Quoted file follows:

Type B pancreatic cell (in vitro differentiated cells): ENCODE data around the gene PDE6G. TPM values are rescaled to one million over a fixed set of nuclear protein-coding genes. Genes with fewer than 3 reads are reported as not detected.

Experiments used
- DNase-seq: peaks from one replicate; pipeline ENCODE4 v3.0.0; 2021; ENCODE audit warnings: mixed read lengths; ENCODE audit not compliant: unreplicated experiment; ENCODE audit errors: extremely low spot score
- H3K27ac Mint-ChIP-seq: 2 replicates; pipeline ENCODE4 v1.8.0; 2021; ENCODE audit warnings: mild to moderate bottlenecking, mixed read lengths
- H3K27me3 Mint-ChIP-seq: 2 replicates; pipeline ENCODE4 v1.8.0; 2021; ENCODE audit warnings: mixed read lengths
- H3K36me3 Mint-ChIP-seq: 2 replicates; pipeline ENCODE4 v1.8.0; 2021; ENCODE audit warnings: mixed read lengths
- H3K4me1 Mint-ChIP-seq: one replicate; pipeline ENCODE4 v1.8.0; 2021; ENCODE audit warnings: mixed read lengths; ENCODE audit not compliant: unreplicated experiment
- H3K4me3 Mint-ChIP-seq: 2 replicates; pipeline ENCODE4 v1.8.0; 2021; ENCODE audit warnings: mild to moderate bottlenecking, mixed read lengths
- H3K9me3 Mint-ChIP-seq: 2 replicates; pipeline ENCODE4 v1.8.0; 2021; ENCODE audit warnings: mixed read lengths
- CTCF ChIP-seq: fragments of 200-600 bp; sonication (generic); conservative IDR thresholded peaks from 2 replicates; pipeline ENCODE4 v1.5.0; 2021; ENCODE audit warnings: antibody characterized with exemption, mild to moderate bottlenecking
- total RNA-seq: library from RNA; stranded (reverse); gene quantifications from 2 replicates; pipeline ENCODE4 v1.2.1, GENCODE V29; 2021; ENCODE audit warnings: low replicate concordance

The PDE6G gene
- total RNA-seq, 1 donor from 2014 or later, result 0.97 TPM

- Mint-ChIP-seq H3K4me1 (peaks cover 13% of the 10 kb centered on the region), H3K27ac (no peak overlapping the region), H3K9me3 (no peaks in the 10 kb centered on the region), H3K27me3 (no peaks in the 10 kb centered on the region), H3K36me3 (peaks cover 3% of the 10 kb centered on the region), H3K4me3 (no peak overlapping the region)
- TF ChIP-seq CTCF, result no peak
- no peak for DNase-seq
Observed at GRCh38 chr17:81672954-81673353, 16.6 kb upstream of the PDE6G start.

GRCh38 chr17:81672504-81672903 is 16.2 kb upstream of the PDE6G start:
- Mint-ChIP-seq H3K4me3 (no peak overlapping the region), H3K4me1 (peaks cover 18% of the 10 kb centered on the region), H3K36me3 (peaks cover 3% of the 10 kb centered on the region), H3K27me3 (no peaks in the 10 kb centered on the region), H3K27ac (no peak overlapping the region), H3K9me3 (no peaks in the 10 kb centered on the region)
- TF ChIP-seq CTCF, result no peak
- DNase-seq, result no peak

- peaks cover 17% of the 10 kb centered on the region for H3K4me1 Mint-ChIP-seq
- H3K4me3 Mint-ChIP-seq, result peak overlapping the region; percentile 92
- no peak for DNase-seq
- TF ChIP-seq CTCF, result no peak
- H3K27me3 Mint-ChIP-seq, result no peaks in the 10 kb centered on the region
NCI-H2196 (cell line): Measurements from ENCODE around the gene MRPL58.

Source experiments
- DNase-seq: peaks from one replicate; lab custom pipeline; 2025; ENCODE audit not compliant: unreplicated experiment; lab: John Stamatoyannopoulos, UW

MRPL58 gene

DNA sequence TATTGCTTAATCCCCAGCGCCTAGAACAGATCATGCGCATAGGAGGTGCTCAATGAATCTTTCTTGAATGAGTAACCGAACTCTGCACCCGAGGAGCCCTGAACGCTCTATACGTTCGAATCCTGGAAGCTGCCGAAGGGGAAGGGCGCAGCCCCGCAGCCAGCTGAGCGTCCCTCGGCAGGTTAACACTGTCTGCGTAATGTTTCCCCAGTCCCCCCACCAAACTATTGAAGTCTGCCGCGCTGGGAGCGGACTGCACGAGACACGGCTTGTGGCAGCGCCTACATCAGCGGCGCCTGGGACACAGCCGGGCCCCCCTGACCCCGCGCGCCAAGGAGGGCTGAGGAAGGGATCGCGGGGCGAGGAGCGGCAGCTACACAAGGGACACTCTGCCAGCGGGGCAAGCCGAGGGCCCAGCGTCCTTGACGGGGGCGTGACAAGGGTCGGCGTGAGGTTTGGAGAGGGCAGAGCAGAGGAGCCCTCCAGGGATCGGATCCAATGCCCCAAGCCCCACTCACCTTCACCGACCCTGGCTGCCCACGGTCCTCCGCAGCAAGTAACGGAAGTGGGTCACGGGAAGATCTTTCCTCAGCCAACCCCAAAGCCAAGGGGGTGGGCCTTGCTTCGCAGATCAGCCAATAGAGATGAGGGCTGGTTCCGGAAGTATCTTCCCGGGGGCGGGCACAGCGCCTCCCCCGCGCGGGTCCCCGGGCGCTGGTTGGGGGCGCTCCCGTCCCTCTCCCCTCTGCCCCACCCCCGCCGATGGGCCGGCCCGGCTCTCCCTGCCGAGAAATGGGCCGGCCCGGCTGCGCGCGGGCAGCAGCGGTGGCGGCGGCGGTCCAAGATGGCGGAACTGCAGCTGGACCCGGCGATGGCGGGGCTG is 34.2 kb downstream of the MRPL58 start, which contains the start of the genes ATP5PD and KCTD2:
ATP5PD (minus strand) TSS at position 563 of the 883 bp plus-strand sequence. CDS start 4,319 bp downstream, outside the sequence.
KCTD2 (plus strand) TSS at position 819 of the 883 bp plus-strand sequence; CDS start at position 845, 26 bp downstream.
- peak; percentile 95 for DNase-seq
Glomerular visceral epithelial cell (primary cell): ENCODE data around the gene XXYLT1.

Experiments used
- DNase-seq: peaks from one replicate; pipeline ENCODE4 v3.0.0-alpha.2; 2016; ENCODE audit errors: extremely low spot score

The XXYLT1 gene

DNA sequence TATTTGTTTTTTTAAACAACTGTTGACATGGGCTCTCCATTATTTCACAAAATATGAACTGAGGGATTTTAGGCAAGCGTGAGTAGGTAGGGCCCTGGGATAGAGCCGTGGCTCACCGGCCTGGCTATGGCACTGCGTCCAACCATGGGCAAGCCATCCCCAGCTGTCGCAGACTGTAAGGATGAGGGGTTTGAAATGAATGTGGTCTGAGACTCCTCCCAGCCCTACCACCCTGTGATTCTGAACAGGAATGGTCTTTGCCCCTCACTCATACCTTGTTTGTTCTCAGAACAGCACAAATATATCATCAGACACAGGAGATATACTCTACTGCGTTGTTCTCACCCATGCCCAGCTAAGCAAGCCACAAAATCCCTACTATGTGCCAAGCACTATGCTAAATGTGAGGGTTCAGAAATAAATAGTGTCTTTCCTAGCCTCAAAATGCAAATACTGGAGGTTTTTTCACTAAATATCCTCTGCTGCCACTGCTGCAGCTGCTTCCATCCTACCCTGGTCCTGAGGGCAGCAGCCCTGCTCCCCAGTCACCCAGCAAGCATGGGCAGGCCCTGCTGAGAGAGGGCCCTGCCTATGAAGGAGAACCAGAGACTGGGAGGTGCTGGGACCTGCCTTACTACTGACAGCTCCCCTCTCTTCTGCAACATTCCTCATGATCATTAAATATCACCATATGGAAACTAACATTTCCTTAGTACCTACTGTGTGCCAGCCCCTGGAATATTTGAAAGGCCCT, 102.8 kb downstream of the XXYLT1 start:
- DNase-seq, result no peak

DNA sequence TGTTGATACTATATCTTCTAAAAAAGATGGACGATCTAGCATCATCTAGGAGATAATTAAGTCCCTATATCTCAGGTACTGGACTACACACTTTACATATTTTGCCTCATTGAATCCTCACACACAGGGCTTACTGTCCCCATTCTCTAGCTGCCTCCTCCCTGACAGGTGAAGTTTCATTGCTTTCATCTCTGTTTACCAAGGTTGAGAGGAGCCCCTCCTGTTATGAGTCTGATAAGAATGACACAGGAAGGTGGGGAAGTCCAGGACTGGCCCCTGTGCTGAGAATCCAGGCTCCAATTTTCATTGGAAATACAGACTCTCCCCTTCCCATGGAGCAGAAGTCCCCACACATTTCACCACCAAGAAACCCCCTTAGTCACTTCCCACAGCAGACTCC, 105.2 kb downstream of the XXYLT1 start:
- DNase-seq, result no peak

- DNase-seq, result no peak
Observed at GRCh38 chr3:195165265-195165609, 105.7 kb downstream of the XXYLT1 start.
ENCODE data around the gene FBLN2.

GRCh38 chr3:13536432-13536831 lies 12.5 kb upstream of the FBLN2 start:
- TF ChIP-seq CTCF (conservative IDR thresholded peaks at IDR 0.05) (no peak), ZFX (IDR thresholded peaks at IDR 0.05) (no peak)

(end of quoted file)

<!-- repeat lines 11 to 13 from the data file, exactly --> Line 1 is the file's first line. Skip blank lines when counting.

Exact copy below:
- total RNA-seq: library from RNA; stranded (reverse); gene quantifications from 2 replicates; pipeline ENCODE4 v1.2.1, GENCODE V29; 2021; ENCODE audit warnings: low replicate concordance

The PDE6G gene
- total RNA-seq, 1 donor from 2014 or later, result 0.97 TPM